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How to Create a Custom Widget for RAP?

Like in SWT, you can also create custom widgets to extend the RAP widget set to your needs. Examples range from simple compositions of existing controls to complex widgets such as custom tab folders, or animated graphs and charts.

There are different types of custom widgets which will be described below. But no matter which type of custom widget you implement, you will end up with a RAP widget that has an SWT-like API and inherits some methods from an SWT super class. Therefore you should make yourself familiar with some important rules of SWT before you get started.

We highly recommend to read this article by the creators of SWT. [1]
The RAP Wiki may cover more recent issues regarding custom widgets. [2]

Different types of custom widgets

These types differ a lot with regard to the features they support, the dependency on a certain platform, and also the effort and knowledge it takes to create them.

Compound widgets

These are the simplest ones. Compound widgets are compositions of existing SWT/RAP widgets. These widgets have to extend Composite. There is no fundamental difference between SWT and RAP for compound widgets. Everything that is said about compound widgets in [1] also applies to RAP. If you want to make your compound widget visually distinct, use a custom variants to style the Composite and its children.

  • Writing a compound widget does not require any JavaScript knowledge.
  • Cross-browser compatibility is ensured by RAP.
  • The widgets are re-usable in desktop applications with SWT.

Self-drawing widgets

These are also simple in design. Sometimes you might want a widget that completely draws itself. This can be done by extending Canvas. The canvas widget supports drawing in a paint listener. For writing this kind of widgets, you can also follow [1]. Please note that the drawing capabilities of RAP are limited compared to SWT. Especially in Internet Explorer 7 and 8, the performance degrades with the number of drawing operations.

  • Writing a canvas widget does not require any JavaScript knowledge.
  • Cross-browser compatibility is ensured by RAP.
  • The widgets are re-usable in desktop applications with SWT.

If performance becomes an issue and your custom widgets has layers or areas that need to be redrawn considerably less often than others, you should consider combining this with the compound approach. Using multiple canvas widgets (stacked or in any layout), you can reduce the number of operations by just painting on the canvases that need to be updated. Note that modern browser draw very fast, so the impact of this strategy is much less noticeable than with older ones like Internet Explorer 7. (Though you also safe some traffic.)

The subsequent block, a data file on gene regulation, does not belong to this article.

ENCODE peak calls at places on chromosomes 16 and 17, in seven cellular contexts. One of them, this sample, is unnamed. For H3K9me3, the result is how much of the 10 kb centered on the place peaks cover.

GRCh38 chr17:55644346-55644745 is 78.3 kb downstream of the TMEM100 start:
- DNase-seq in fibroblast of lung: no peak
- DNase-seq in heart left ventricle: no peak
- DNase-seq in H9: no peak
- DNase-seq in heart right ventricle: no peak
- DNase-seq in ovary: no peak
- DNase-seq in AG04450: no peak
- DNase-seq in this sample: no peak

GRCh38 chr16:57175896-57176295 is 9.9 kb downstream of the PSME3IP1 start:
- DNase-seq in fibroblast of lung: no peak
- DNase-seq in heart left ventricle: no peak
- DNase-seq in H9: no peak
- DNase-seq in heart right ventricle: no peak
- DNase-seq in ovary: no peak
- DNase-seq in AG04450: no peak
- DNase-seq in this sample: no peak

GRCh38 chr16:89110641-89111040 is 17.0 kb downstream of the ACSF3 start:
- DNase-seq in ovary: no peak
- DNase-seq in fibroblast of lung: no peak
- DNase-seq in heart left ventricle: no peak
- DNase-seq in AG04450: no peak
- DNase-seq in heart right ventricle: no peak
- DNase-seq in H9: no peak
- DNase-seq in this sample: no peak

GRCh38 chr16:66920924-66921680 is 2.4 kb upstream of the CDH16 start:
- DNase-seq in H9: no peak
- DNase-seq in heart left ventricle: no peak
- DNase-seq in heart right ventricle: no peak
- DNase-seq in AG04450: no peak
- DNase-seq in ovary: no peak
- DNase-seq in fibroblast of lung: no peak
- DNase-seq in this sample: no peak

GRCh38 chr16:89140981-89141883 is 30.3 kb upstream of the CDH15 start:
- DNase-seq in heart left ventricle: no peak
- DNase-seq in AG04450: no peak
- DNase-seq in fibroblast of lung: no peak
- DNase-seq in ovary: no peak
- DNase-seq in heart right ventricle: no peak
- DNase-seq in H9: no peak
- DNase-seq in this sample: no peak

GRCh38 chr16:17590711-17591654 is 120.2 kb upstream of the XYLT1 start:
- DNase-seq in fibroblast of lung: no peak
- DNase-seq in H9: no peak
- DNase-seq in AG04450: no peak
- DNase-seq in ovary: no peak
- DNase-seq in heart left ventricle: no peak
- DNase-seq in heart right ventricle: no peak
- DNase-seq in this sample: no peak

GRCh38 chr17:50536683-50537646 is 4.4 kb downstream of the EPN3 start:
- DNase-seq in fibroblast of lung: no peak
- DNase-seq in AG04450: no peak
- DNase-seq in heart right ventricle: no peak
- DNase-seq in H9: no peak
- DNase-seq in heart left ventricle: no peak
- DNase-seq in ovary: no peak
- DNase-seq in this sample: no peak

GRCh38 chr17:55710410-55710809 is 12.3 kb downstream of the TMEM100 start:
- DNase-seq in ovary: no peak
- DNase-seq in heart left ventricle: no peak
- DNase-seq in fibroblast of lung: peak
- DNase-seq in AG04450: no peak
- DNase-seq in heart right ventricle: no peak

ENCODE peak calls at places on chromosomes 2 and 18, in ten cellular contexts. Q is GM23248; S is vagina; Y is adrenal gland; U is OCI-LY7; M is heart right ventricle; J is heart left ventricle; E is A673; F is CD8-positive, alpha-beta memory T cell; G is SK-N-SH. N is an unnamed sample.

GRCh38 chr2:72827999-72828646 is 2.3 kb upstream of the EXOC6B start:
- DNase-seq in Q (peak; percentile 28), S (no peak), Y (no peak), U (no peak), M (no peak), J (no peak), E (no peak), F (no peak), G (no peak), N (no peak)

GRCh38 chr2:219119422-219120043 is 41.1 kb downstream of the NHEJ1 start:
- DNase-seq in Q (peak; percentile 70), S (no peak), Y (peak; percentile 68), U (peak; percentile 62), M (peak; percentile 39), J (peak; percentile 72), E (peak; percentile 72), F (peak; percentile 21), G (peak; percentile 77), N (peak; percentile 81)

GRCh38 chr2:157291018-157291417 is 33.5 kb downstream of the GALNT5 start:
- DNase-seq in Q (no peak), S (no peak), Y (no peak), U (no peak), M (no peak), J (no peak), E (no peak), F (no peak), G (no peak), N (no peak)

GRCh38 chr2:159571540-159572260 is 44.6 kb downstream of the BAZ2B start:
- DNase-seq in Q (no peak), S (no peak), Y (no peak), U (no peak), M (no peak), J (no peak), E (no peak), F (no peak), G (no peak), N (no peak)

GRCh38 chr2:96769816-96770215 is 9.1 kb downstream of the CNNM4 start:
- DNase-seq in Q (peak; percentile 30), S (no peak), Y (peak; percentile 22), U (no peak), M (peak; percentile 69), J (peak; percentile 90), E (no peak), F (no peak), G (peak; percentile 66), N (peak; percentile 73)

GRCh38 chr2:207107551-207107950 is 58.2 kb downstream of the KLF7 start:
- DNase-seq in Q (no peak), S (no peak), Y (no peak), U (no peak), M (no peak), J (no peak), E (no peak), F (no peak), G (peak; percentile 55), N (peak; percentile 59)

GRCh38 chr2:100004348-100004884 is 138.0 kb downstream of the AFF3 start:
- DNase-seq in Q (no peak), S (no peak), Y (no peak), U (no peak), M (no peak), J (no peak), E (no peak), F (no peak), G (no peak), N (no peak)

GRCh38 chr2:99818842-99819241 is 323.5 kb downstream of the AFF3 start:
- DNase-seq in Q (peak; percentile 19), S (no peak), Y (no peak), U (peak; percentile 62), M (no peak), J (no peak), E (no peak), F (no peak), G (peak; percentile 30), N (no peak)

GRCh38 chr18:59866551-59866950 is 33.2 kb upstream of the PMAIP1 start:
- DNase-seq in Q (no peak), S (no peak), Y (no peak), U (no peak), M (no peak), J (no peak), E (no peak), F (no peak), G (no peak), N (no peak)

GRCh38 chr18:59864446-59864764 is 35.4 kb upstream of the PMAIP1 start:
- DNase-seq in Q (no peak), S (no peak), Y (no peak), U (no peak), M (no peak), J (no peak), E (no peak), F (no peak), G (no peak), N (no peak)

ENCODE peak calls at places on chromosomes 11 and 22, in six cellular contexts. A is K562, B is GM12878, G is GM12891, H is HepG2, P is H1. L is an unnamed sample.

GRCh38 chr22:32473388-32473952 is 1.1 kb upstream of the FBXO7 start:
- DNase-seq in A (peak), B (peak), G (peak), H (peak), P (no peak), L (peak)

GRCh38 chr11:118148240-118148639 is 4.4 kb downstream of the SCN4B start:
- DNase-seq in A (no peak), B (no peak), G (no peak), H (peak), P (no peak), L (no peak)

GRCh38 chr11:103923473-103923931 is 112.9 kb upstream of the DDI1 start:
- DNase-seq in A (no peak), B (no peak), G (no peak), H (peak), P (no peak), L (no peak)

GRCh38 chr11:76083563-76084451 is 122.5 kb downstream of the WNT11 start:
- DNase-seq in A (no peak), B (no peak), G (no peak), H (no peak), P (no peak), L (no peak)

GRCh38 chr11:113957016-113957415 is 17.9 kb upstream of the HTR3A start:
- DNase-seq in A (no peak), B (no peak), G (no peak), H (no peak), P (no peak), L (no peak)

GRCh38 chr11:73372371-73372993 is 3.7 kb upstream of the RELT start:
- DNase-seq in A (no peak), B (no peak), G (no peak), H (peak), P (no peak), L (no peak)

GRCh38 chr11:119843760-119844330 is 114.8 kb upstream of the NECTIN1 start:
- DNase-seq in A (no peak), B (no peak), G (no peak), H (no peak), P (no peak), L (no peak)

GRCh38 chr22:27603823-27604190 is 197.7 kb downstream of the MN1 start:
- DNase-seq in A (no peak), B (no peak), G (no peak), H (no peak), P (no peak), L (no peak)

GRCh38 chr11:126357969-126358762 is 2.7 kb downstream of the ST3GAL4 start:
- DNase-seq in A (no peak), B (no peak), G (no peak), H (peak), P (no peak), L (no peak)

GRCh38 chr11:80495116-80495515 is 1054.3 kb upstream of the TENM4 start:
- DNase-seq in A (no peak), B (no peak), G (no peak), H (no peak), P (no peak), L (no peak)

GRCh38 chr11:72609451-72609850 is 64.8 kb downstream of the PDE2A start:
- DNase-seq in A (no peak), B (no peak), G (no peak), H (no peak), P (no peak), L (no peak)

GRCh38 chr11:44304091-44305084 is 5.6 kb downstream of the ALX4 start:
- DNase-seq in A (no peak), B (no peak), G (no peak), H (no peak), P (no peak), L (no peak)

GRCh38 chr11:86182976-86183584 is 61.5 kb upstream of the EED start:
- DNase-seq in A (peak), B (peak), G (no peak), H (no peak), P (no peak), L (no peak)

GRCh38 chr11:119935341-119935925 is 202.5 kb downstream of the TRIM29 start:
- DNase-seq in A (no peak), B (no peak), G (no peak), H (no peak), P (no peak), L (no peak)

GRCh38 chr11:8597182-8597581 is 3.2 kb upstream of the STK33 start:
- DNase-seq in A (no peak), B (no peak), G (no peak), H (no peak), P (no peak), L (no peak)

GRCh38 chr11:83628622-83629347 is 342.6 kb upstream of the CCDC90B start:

Browser-based widgets


These can still be rather simple. The SWT Browser widget lets you place any HTML into your application. In RAP, this is no different. Any HTML document with JavaScript placed in a Browser widget will end up in an IFrame element. This makes it easy to wrap Web 2.0 applications. Those "mashups" may also be based on Flash or any other browser technologies, or include existing components from other JavaScript libraries. You can call JavaScript from Java by using evaluate, and vice versa with the BrowserFunction class. The drawback is that this kind of client-server communication is considerably less efficient that the RAP-internal Ajax architecture. (Requests may be more frequent and block the UI because they are synchronous.)

  • Writing a Browser-based widget requires only minor-to-moderate JavaScript knowledge, unless you write the client component from scratch.
  • Cross-browser compatibility is ensured by RAP only for the Browser widget itself, but not for the code that is running inside it.
  • The widgets are re-usable in desktop applications with SWT when certain conditions apply (see below).

General Hints

When using the JEE compatibility OperationMode, the Browser evaluate method works differently. Read about it here and here. If your custom widget is supposed to implement getter that needs to obtain a value using evaluate, do not use the JEE compatibility mode.

Remember not to subclass Browser but extend Composite instead and wrap the Browser widget. This way, you do not expose the API of the Browser to the user of your widget, but instead provide an API that is specific for your widget. It's recommended to always use evaluate instead of executeScript. Before you can use evaluate, you must wait until the document is fully loaded, using either a ProgressListener or a BrowserFunction.